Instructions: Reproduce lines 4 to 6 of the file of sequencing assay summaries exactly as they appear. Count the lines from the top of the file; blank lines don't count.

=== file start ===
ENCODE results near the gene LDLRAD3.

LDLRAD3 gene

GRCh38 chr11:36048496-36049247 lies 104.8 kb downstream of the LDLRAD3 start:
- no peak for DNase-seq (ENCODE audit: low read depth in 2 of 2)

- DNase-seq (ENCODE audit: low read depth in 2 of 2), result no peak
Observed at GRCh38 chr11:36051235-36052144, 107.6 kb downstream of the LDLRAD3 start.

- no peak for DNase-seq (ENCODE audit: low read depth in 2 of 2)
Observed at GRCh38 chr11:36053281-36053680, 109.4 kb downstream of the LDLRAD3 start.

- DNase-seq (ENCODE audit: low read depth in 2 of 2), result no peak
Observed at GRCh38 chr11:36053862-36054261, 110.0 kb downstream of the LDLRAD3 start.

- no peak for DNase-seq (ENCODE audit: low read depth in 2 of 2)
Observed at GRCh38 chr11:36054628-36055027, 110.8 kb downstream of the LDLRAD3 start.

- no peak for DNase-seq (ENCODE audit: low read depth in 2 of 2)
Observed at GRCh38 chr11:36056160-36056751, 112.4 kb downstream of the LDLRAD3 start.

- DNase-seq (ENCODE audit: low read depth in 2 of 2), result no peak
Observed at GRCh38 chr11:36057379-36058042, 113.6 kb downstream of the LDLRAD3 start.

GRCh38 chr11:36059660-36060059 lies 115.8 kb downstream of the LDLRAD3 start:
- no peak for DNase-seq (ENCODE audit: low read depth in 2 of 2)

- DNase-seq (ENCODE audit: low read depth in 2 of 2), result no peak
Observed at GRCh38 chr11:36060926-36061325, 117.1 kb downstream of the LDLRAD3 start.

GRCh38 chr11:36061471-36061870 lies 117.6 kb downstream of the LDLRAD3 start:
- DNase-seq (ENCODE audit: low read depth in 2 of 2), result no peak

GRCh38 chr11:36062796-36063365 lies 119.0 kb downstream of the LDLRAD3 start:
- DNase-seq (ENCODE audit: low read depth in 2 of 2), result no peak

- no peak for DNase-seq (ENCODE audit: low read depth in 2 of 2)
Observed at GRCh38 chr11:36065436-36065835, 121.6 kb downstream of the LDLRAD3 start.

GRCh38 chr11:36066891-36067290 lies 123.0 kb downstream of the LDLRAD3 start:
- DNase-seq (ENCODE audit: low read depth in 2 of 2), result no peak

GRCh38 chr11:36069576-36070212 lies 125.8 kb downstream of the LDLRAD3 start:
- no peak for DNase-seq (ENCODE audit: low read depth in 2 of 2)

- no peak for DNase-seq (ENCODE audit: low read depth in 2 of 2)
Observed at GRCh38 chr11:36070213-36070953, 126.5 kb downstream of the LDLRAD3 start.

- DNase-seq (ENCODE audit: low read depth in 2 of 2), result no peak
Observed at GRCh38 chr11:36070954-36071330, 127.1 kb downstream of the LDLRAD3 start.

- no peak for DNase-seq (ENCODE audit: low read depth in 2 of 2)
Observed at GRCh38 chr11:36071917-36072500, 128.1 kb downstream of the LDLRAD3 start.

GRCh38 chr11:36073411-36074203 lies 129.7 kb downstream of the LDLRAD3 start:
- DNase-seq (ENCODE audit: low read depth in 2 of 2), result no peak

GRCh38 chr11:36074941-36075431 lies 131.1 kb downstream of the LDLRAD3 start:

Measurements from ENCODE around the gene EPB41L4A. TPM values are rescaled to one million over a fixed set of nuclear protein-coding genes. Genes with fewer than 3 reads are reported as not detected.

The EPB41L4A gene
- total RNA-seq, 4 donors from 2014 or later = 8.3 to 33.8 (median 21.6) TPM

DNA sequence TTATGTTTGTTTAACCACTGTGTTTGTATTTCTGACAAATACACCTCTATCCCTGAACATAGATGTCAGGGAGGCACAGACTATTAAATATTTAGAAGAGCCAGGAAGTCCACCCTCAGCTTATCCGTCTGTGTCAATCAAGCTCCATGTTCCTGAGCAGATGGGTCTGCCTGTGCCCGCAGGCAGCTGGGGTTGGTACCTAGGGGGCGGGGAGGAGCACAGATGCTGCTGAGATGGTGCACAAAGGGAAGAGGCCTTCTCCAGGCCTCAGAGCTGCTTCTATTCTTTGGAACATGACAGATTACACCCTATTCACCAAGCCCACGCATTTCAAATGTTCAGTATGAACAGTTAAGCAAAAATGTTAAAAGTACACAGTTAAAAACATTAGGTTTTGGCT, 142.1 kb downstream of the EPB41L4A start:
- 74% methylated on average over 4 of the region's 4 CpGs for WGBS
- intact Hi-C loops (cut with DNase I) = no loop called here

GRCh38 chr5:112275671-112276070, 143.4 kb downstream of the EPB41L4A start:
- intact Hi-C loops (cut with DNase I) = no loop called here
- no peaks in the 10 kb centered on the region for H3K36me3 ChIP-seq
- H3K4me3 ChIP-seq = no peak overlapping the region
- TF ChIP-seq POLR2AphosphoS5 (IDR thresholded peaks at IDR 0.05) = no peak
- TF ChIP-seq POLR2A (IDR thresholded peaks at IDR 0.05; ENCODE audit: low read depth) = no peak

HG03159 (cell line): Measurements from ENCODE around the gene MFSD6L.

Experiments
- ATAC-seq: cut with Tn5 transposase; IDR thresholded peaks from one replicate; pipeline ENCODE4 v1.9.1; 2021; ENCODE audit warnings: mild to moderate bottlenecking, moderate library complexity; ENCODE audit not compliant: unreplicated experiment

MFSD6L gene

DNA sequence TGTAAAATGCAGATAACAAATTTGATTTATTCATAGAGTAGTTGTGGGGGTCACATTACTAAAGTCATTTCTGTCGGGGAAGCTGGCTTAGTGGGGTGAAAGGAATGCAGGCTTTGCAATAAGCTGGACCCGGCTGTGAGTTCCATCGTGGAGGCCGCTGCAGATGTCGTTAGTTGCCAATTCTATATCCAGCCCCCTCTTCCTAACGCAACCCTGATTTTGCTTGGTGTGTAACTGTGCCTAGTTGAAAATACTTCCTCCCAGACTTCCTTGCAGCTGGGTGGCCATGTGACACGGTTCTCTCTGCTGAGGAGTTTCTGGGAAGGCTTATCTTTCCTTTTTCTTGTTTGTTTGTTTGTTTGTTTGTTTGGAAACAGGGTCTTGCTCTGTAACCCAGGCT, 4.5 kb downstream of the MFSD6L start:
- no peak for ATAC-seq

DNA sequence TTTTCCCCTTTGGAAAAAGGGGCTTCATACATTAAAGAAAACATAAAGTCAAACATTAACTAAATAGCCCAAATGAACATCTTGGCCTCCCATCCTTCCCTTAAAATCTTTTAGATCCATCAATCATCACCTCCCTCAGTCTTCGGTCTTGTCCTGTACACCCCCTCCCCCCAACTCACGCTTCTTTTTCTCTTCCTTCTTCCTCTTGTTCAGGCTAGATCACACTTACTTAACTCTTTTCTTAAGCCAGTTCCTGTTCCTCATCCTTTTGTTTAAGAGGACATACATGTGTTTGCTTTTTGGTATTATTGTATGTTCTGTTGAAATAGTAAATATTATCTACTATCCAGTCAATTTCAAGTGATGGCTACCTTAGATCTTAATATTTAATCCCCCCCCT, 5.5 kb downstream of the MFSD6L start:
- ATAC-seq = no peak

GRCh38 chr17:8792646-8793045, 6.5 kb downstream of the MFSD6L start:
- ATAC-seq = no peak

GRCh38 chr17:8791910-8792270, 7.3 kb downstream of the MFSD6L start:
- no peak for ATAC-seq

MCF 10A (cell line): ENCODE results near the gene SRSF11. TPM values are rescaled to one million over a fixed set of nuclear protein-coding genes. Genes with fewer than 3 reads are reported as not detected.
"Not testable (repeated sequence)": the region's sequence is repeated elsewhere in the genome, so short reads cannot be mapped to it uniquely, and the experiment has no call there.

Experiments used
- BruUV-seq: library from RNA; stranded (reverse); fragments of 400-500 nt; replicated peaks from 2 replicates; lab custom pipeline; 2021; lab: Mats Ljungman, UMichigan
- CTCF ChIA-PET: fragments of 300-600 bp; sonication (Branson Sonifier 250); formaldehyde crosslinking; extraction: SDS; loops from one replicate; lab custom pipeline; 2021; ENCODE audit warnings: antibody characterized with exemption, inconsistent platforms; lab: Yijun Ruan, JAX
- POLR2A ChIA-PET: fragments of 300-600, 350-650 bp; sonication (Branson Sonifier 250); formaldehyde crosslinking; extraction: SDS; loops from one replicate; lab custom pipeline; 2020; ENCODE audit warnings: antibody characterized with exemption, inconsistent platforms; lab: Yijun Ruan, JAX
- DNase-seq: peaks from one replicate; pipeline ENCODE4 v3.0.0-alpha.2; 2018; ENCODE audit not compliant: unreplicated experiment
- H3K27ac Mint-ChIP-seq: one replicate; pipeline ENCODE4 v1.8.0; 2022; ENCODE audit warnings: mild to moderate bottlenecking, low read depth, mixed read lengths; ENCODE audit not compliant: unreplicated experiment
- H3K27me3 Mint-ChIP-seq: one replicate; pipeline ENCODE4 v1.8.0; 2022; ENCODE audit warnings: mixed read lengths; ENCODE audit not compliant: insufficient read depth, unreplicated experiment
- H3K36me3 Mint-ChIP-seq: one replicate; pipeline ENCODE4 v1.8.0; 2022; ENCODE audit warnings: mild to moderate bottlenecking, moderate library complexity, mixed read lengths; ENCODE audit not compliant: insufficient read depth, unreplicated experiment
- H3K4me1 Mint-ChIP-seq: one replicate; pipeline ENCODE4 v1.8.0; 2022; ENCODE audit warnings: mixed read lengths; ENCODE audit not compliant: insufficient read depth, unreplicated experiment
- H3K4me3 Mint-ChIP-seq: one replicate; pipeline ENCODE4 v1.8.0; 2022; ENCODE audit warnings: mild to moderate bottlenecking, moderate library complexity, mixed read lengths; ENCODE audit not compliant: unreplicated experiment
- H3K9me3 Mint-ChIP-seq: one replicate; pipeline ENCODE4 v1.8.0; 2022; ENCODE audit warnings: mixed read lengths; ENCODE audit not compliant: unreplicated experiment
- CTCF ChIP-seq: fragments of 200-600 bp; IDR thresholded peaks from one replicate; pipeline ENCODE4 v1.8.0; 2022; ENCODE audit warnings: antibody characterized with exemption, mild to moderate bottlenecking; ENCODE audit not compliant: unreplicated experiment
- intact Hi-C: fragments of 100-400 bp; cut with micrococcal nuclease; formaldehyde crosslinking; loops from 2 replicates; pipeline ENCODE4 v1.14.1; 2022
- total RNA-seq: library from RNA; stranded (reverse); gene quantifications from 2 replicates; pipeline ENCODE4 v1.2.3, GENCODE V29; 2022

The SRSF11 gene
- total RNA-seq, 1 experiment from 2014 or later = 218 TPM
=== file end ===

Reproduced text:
- no peak for DNase-seq (ENCODE audit: low read depth in 2 of 2)

- DNase-seq (ENCODE audit: low read depth in 2 of 2), result no peak
Observed at GRCh38 chr11:36051235-36052144, 107.6 kb downstream of the LDLRAD3 start.